In my undergraduate days, many decades ago at UCLA, I managed to do a severe injustice to my own mathematical upbringing in that in that I cut far too many classes in the introductory course in topology (whence my performance left a great deal to be desired, too). I was dating a Music major at the time and her schedule demanded a lot of sacrifices from mine; being twitterpated, and pretty goofy besides, I was happy to accommodate…
Goofiness is not easy to overcome, of course, and some years later, in graduate school in La Jolla, I profoundly underappreciated what Max Karoubi was giving us in his seminars. This time it wasn’t a question of romance, just foolishness, I must admit. In any case, given this grim school-history in the area of topology and its ancillary subjects, my later (research-driven) dealings with (co)homology have generally been somewhat problematical for me, entailing a lot of picking and choosing of topics as a function of need — the usual story, I guess — and adding up to a discontinuous whole, so to speak.
But I think this kind of history in a field not one’s own (mine being number theory) is not atypical among mathematicians, and for many of us a wistfulness remains vis à vis the mathematics to which we did an injustice in past. For me this has long been true in the above topological connection, and so V. V. Prasolov’s Elements of Homology Theory appears on the scene as a most welcome surprise, even though this, for lack of a better word, remedial, aspect of the book appears to be far from what the author himself has in mind. Specifically, the book under review is intended to be a sequel to Prasolov’s Elements of Combinatorial and Differential Topology, and it is abundantly clear that the collective objective of these two books is to provide a sound grounding in general graduate level topology from soup to nuts, as it were.
However, while this objective is clearly met, Elements of Homology Theory is also written and structured in such a way as to perfectly meet the needs of a non-specialist like me, seeking to make up lost ground. The book is remarkably self-contained and the arrangement of topics is somewhat different from what one encounters in other books on introductory algebraic topology.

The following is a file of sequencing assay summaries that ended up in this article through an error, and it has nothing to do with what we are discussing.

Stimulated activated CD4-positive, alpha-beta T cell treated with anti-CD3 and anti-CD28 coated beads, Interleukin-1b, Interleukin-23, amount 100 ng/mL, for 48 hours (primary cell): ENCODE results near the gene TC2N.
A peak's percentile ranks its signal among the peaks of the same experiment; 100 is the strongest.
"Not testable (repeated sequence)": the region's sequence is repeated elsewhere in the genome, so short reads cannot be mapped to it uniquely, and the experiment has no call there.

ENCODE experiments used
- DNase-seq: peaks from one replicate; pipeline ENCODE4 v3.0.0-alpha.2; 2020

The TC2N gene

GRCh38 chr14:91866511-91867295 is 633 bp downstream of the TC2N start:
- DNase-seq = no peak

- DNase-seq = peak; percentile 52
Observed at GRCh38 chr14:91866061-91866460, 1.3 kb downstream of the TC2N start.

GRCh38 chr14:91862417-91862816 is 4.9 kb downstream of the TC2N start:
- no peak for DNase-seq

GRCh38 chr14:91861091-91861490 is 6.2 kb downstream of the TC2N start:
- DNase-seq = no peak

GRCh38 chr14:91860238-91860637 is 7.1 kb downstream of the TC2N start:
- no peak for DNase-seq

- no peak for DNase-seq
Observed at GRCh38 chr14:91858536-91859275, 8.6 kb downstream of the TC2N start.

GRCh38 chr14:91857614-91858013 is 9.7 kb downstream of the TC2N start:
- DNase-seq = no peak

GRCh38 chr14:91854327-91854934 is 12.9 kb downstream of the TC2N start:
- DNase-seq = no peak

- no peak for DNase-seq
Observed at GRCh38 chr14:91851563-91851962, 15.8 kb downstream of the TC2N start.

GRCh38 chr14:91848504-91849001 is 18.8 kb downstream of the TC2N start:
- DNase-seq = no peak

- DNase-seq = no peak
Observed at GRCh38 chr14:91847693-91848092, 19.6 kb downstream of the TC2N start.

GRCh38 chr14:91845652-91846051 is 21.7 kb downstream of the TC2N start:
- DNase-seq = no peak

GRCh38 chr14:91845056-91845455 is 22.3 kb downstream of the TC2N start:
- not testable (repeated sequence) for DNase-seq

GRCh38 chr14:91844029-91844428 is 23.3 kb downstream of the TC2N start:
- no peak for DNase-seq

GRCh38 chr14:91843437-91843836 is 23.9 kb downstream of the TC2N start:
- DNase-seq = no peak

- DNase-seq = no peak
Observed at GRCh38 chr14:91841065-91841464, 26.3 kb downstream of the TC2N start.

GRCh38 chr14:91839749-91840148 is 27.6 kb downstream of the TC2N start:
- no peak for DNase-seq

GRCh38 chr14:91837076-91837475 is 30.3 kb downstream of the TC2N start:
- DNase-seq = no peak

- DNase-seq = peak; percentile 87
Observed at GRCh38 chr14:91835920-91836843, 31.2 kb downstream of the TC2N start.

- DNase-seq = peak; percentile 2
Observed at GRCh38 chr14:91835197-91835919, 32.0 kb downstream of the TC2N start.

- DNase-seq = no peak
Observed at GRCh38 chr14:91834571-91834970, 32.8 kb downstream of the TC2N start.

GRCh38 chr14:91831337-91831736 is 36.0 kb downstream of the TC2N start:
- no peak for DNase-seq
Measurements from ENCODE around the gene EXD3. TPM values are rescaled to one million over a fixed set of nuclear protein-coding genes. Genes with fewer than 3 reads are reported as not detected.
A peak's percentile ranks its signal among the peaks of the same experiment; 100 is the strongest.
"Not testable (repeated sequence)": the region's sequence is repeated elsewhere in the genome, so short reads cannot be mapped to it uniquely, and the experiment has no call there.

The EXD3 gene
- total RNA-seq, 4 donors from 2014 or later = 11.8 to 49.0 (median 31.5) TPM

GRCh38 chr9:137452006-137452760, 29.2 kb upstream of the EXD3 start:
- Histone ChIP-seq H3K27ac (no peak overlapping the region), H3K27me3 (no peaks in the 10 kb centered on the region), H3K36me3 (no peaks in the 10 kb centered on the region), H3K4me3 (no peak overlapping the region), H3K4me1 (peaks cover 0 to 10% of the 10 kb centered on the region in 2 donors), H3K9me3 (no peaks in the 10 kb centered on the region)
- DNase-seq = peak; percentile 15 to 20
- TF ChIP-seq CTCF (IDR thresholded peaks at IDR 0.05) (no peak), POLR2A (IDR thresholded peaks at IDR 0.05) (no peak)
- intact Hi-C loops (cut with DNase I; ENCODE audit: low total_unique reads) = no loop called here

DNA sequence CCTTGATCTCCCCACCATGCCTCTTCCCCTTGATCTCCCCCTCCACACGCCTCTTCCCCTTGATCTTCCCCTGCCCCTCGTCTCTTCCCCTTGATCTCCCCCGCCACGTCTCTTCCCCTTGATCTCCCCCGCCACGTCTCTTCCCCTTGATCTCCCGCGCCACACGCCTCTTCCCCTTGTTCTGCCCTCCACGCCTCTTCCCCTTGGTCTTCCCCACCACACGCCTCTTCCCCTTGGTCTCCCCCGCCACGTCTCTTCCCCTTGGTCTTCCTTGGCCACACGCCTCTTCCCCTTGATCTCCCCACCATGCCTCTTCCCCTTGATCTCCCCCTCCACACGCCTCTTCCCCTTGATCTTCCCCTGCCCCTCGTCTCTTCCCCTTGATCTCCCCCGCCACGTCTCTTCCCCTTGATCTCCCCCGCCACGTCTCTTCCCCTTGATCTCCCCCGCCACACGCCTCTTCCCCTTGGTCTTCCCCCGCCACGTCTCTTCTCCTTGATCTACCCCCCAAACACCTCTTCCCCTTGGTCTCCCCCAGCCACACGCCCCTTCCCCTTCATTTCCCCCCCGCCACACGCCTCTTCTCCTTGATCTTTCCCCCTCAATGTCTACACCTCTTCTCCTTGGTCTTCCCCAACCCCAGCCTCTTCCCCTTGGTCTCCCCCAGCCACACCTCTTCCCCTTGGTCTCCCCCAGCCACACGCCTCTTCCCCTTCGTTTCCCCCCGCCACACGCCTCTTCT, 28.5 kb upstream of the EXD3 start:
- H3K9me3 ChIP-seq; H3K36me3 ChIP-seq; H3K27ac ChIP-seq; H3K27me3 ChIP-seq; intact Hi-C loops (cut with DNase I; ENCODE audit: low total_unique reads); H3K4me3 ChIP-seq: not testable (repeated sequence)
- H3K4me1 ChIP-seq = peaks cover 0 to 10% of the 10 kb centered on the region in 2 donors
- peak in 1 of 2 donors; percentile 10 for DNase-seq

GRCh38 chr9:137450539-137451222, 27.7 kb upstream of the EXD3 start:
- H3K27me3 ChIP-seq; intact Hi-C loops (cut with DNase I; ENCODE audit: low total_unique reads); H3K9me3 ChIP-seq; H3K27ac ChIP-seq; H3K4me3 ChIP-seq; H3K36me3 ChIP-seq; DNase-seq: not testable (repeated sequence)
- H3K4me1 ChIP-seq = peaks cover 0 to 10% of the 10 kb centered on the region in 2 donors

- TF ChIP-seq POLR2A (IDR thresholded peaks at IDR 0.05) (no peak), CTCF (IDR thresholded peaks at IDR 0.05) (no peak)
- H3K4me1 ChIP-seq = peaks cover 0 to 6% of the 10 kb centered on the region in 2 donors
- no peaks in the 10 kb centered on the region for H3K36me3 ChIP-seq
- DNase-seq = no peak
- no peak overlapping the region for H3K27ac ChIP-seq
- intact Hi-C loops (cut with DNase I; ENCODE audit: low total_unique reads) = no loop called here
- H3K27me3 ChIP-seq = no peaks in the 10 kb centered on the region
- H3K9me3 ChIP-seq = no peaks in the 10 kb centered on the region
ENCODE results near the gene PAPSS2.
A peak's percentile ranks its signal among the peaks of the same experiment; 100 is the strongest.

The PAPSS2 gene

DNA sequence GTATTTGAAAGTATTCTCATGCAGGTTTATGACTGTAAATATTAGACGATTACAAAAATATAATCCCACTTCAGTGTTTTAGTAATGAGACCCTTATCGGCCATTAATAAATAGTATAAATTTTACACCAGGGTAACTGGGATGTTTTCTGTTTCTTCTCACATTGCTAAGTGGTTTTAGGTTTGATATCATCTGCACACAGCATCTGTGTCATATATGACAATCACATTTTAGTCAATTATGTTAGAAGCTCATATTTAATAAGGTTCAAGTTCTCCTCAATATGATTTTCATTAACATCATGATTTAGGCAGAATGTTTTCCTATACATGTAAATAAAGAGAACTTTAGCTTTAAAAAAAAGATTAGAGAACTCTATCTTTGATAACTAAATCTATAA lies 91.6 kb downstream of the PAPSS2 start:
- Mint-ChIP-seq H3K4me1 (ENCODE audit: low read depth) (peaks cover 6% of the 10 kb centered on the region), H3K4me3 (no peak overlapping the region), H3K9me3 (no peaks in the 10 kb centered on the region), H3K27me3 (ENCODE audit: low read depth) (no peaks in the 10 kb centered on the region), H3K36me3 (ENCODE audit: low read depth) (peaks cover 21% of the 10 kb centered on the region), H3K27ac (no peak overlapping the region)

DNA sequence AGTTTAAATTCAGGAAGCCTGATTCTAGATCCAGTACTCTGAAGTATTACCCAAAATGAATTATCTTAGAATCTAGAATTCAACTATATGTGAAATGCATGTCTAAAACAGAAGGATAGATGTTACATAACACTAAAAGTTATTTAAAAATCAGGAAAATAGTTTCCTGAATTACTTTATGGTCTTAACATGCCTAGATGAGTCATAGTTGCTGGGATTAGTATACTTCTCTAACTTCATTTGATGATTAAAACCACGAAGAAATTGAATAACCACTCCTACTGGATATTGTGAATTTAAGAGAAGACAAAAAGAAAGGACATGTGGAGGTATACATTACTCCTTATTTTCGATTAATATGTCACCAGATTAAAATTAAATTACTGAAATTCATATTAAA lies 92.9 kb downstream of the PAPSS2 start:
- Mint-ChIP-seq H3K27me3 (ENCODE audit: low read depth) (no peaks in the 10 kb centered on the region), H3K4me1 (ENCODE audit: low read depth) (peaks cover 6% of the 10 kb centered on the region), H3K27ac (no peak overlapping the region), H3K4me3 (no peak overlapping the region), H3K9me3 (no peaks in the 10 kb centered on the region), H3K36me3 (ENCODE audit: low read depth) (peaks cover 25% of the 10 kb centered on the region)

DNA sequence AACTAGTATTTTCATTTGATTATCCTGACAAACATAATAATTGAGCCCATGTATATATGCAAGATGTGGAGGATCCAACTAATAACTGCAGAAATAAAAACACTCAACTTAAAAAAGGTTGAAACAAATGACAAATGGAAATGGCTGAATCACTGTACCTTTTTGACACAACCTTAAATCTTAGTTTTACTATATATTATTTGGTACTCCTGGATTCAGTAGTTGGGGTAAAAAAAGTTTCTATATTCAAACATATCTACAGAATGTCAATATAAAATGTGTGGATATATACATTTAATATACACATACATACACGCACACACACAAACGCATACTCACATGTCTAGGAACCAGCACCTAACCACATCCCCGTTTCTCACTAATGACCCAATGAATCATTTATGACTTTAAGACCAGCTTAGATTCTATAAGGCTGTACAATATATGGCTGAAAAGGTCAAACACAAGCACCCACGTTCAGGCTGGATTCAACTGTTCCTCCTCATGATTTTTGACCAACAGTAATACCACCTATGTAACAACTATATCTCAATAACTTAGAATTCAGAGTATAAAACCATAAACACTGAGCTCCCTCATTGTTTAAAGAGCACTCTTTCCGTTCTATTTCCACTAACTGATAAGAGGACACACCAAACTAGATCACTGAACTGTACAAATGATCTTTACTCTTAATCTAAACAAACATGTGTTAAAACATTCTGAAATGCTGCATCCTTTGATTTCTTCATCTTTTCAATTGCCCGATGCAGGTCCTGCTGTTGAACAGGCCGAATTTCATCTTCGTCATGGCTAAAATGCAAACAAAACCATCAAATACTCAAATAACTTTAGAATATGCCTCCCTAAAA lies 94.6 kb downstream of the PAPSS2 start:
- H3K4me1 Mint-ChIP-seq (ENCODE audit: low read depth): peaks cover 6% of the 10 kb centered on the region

Most notably, Prasolov starts with simplicial rather than singular homology, postponing the latter till halfway through the book. Accordingly, simplicial complexes are the vehicle for a host of deep themes introduced relatively early on, including the Universal Coefficient Theorem, the Euler characteristic, and the Lefschetz Theorem. Prasolov then goes on to cover the Künneth Theorem (in the context of manifolds), characteristic classes, and Steenrod squares, all before getting to singular homology some 20 pages into the book. Then, after developing the latter topic, manifolds are quickly revisited, as are characteristic classes, and the according extensions and expansions are taken care of. It strikes me that this is a particularly effective pedagogical approach — one that I would very much like to try myself.
Thus, Elements of Homology Theory is poised to serve very well as both a classroom text for a second course in topology in graduate school and as a text for self-study (even if a smidgen of picking and choosing remains unavoidable). The book is exceptionally well written in a crisp no-nonsense style, and, as I already indicated, is largely self-contained. I am particularly taken with Prasolov’s almost Landauesque inclusion of proofs of everything he asserts, pretty much in the Satz–Beweis format. Beyond this there are 136 problems distributed throughout the text, replete with hints or solutions, so this invaluable aspect of active student participation is also more than adequately covered.
Finally, the last two chapters of Elements of Homology Theory are devoted to the all-but-obligatory feature of special topics, making for the author’s suggestion of where to go from here. Thus we encounter Čech and de Rham cohomology (properly singling out sheaf cohomology), as well as the topology of manifolds once again, including the topics of how to calculate Chern classes for complete intersections and “some homological properties of Lie groups and H-spaces.”
I think this is a very good and very useful book.
Michael Berg is professor of mathematics at Loyola Marymount University in Los Angeles, CA.